The Department for Environment, Food and Rural Affairs (Defra) has announced £4 million in funding for a new research and containment facility to tackle emerging threats to tree health.

The new facility will be at the UK’s Forest Research Alice Holt Research Station in Surrey, and will aim to better equip the country in managing risks posed by pests and pathogens.

Defra said the battle against tree-disease spreading beetles such as the Emerald ash borer and the larger eight-toothed spruce bark beetle will be strengthened by the funding.

The facility will expand the capacity of the existing Holt containment laboratory by almost double.

This will boost capability to study pests and pathogens in a contained and controlled environment – enhancing national response and facilitating safe international trade, Defra said.

Statistics released by Forest Research show there were 2350 tree pests and diseases reported via the TreeAlert service from April 2023-March 2024.

Biosecurity minister Lord Douglas-Miller said: “The UK is a world leader in tree health and biosecurity and today we are going further in boosting our armoury to combat tree pests and diseases and manage emerging threats.

“We are committed to protecting the country’s tree health and maintaining biosecurity to ensure our trees and woodlands are resilient to fight climate change. Building on the existing vital work of Alice Holt will be a key part to achieving this.”

Defra chief plant health officer, Prof Nicola Spence, said: “Pests and diseases are a threat to our nation’s trees and plants.

They cause significant damage, economic losses and in many cases tree death. Tackling them is a key part of commitments set out in our world-leading Plant Biosecurity Strategy to protect our nation’s plants and trees.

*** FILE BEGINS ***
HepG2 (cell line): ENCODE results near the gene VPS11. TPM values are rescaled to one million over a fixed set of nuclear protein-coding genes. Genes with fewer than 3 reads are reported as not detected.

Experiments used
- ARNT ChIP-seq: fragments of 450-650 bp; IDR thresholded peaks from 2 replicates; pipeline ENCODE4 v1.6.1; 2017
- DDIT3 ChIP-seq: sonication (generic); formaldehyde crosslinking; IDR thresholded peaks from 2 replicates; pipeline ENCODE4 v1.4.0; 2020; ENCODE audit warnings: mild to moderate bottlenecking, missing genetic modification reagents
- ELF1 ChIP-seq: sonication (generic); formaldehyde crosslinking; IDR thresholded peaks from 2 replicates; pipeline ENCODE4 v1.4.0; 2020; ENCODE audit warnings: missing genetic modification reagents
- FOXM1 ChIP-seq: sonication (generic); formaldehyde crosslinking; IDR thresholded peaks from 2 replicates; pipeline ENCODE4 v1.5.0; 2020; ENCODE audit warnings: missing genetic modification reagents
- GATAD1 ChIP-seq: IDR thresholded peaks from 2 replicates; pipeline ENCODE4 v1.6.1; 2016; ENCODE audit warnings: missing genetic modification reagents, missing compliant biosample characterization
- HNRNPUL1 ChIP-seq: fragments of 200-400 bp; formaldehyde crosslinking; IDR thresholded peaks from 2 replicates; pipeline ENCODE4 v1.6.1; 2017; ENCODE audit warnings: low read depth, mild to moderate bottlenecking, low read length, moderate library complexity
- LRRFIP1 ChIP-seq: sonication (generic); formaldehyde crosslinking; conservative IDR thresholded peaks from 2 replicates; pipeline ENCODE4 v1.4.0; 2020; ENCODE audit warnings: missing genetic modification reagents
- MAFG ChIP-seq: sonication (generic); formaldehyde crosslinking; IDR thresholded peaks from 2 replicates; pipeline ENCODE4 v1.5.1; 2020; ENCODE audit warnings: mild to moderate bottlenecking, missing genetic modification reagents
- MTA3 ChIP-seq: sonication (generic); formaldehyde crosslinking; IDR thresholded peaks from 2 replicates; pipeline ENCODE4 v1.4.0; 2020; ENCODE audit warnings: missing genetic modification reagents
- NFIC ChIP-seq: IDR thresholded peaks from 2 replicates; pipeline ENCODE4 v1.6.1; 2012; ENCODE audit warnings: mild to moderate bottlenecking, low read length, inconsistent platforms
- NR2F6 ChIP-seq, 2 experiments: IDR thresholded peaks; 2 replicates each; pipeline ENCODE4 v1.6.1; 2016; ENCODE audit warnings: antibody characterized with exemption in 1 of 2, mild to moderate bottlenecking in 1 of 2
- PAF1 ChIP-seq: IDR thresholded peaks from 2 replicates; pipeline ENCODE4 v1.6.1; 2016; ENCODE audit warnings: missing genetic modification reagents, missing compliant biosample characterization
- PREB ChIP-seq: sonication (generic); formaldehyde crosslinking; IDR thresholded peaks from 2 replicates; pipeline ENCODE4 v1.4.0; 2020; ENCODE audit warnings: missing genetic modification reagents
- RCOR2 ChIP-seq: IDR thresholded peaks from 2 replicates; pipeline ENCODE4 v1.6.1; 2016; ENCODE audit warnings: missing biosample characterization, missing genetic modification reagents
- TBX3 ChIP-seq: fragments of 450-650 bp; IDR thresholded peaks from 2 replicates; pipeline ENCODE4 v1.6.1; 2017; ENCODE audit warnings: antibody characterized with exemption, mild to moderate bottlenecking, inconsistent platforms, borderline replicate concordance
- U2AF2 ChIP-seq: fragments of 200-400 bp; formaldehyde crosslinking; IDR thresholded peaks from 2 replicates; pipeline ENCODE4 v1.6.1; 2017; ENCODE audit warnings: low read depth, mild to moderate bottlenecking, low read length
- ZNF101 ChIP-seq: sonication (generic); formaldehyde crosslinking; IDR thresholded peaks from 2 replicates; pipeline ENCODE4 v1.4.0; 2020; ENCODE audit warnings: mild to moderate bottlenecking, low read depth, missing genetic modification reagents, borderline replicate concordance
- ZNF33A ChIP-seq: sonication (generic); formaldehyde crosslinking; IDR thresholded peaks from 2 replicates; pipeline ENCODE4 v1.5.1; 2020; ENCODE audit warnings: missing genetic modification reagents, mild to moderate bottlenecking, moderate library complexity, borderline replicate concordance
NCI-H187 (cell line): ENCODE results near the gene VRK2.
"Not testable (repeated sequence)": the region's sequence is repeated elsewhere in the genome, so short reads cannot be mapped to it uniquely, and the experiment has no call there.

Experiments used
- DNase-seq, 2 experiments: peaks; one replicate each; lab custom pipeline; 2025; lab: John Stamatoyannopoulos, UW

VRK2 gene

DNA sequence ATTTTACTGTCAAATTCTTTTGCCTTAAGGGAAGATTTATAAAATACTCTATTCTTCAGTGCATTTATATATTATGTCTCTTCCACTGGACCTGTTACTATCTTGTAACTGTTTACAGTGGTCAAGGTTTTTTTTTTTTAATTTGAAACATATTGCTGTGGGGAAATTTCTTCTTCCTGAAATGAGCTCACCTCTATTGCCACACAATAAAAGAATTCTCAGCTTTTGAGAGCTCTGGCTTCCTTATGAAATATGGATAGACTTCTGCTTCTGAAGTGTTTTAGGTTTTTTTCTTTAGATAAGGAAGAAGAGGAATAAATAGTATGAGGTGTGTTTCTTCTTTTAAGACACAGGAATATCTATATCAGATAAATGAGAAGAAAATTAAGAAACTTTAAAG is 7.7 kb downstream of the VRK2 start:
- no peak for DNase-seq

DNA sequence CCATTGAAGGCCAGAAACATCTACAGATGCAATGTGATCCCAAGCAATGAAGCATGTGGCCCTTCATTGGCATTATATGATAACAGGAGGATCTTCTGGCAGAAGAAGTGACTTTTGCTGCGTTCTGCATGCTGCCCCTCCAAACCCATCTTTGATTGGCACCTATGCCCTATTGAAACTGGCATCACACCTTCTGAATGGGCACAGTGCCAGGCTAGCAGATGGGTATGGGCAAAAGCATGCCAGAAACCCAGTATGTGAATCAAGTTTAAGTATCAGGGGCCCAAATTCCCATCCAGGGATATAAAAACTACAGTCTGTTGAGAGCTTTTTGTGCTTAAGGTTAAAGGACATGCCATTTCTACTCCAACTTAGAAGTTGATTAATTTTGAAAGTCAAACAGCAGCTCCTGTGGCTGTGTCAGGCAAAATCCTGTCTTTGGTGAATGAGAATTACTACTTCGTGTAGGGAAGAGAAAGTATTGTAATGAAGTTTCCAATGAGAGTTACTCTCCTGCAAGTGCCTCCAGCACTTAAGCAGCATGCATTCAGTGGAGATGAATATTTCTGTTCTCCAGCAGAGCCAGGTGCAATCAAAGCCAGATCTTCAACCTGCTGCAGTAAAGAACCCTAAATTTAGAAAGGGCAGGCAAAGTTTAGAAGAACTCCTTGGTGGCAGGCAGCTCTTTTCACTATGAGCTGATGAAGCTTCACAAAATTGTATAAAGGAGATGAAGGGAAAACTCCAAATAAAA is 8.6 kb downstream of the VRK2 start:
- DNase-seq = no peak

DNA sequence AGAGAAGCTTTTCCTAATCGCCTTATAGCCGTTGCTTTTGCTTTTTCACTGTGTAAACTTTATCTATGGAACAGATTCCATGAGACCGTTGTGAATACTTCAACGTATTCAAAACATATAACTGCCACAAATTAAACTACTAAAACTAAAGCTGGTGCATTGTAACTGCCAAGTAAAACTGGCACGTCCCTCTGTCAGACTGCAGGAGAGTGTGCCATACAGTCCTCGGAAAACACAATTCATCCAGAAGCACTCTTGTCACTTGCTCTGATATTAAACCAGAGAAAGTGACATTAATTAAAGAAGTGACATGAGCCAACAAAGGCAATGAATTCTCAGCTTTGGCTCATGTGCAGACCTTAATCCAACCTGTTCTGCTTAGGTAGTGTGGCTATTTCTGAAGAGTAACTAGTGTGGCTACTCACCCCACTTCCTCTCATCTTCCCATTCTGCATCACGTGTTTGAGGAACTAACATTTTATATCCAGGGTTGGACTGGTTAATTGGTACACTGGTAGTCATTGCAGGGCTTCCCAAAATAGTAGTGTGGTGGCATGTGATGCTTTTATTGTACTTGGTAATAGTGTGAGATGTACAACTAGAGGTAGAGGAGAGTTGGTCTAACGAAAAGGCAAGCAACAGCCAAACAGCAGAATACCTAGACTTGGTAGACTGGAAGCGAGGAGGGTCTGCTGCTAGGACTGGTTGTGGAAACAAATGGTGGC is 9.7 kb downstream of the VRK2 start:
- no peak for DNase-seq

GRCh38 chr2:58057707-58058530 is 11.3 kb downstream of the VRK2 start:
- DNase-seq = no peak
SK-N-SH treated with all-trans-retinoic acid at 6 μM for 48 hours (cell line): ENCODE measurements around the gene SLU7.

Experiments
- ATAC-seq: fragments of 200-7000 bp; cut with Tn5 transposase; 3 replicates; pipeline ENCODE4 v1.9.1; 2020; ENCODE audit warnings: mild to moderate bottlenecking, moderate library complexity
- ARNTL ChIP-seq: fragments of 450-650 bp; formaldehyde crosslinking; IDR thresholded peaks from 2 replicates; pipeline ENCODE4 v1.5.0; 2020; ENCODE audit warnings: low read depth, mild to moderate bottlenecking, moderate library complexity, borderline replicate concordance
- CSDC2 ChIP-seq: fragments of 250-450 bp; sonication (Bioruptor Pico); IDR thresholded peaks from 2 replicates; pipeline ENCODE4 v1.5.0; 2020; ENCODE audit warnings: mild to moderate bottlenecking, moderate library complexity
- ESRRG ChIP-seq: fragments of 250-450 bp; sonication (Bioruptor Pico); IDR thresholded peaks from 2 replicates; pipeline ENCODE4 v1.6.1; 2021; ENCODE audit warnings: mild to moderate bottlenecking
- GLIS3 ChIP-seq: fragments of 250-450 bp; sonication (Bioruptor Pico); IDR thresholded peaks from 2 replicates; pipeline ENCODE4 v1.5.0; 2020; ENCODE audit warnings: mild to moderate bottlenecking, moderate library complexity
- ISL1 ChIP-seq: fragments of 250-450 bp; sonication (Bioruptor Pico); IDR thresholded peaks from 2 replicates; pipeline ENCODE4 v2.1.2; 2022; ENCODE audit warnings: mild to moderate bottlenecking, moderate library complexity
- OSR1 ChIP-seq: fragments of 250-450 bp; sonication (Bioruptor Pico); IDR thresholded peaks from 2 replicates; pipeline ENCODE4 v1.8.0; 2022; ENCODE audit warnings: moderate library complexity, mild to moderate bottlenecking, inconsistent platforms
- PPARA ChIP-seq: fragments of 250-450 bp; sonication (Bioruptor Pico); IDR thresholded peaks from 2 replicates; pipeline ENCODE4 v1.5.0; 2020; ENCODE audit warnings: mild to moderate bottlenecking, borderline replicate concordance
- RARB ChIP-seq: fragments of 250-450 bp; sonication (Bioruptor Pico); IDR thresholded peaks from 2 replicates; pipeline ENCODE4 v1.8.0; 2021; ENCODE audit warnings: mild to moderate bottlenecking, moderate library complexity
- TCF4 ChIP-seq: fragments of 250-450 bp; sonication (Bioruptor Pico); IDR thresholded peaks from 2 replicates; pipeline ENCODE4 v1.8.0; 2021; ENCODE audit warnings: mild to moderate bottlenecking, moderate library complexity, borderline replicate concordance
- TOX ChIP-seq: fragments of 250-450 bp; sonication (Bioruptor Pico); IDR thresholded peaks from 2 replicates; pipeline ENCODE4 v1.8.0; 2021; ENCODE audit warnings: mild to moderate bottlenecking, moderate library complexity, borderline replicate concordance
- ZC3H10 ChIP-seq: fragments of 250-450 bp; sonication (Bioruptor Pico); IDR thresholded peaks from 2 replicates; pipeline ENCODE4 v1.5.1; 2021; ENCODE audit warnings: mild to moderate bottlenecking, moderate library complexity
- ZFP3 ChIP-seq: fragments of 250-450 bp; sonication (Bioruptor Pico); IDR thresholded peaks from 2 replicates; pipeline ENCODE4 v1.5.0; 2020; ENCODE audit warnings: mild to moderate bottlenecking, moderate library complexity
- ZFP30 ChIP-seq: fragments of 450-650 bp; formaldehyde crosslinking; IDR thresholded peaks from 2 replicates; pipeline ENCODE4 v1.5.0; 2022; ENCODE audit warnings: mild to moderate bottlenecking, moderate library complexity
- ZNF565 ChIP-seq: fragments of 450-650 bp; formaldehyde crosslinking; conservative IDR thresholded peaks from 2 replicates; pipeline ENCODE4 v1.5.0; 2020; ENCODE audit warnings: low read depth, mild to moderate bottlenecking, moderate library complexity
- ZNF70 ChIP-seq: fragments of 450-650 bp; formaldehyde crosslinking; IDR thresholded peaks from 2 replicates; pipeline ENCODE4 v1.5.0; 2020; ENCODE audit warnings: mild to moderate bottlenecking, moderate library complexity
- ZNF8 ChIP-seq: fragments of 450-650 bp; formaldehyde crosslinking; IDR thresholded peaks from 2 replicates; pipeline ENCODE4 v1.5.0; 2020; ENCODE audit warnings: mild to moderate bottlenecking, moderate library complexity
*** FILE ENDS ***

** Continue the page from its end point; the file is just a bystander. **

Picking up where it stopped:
“Funding this new facility at Alice Holt will boost our capacity in the fight against new and emerging threats and help us maintain some of the strongest biosecurity measures in the world.”

Tree health outbreaks

Forestry Commission chair Sir William Worsley it is vital that research is expanded to counter new tree health outbreaks that are a threat to the nation’s trees.

“Trees and woodlands support our wellbeing, and are home to some of our most treasured species. The play an important role in tackling climate change.

“This new facility at Forest Research’s renowned Alice Holt Research Station will boost and expand our response to ensure trees are resilient for the future.”

Forest Research chief executive, Prof James Pendlebury, said: “The Alice Holt Research Station has played a key role in researching pests and pathogens to protect our forests, strengthening UK-wide efforts to combat pest and disease outbreaks.

“It is important that we increase our capacity to combat these threats so we can continue our world-leading research and, this investment will help Forest Research fight to safeguard our trees and woodlands for future generations.”